Temple legends continue
Meet another Temple native who has reached great heights in numerous ways. And, 'Boots' was huge in the world of early Texas swing, but his Temple neighbors thought he was a bit loud.
SUNDAY, JULY 25, 2021
Temple-born Bernard Anthony Harris was the first black astronaut to space walk. Now he helps telemedicine companies develop new technologies.
Harris: ‘Space is our Destiny’
By DAVID STONE, Our Town Temple exclusive
Last week — like many Americans — former astronaut Bernard Anthony Harris watched as Jeff Bezos and his crew traveled to the edge of space and back.
“The launch was exciting,” said the Temple native, best known as the first black astronaut to walk in space. “It took me back to why I wanted to be an astronaut.”
“I wanted to help pave the way for what is happening now and what will happen in our future,” he said.
Harris said Blue Origin’s 10-minute journey truly signals a new era in space exploration.
“NASA plans to return to the moon in 2025 — that’s just four years away — work has already begun on the rocket that will take them there,” he said. “And Elon Musk’s SpaceX has plans to go to Mars.”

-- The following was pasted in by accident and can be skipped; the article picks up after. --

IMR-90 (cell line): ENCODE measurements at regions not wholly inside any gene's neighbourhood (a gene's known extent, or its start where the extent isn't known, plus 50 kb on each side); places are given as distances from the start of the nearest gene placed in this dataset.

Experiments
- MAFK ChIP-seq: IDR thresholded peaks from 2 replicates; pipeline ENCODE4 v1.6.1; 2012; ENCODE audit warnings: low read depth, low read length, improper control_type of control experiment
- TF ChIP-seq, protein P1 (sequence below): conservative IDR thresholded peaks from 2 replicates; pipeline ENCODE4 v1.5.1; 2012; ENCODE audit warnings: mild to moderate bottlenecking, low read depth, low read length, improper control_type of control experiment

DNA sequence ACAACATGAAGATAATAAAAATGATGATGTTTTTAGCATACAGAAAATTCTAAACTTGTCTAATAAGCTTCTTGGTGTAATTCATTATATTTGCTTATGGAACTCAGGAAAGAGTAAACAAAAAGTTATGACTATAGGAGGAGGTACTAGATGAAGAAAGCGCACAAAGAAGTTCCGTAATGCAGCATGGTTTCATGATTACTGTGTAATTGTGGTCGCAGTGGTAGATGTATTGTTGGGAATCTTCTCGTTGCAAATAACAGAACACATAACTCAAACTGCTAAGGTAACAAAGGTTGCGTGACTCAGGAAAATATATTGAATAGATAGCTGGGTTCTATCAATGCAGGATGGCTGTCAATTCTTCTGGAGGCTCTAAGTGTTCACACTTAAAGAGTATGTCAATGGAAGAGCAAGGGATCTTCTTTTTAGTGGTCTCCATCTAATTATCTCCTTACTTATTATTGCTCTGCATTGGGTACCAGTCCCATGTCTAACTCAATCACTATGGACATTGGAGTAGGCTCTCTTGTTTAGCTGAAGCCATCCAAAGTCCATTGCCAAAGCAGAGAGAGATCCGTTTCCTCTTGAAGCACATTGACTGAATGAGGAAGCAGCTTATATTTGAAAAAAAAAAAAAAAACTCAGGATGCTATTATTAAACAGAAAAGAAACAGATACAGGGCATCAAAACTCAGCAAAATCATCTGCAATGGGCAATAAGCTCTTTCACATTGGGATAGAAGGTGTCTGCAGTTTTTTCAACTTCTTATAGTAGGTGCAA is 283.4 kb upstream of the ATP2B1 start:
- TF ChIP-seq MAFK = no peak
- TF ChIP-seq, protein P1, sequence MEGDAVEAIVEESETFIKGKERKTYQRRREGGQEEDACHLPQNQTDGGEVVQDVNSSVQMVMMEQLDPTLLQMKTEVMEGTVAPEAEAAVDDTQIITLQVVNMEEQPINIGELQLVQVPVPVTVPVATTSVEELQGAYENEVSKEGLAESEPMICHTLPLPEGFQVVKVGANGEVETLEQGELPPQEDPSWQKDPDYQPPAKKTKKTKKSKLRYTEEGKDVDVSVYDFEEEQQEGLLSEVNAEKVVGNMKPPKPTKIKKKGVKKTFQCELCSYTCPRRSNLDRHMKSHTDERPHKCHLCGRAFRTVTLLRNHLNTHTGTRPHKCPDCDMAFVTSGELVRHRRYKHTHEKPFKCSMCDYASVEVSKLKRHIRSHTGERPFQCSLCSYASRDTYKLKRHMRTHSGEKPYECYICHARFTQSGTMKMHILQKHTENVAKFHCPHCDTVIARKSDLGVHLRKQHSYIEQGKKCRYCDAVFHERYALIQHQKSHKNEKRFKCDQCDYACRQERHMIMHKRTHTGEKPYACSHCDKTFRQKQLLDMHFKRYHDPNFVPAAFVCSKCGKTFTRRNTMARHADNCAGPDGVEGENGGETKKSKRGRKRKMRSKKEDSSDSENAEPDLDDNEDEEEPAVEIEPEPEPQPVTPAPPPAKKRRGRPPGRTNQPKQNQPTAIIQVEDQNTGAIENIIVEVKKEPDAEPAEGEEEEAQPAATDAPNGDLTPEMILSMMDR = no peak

Although recent space travel attention has focused on private efforts, NASA is deeply involved as well, Harris said.
“I was part of a committee that studied the commercialization of space exploration, and we developed a program to help fund private space projects,” he said.
“The program provides $5 billion a year to run a competition to help private companies develop rocket ships to travel to the Space Station and beyond,” Harris said. “Space travel is expensive. Years ago, one space shuttle mission could cost as much as $350 million. The cost has increased.”
Harris said SpaceX, Blue Origin and Boeing have all received money from the NASA program.
Although Harris is best known for his historic space walk, that’s just one of his many accomplishments.
He also has been a physician, a scientist and an entrepreneur who helped pioneer telemedicine. He also is a Temple native.
“Well, I was born in Temple,” he said. “My mother was visiting family in Temple in June 1956. We were living in Houston but we were in Temple visiting my grandmother, Mary Culpepper on South 34th Street.”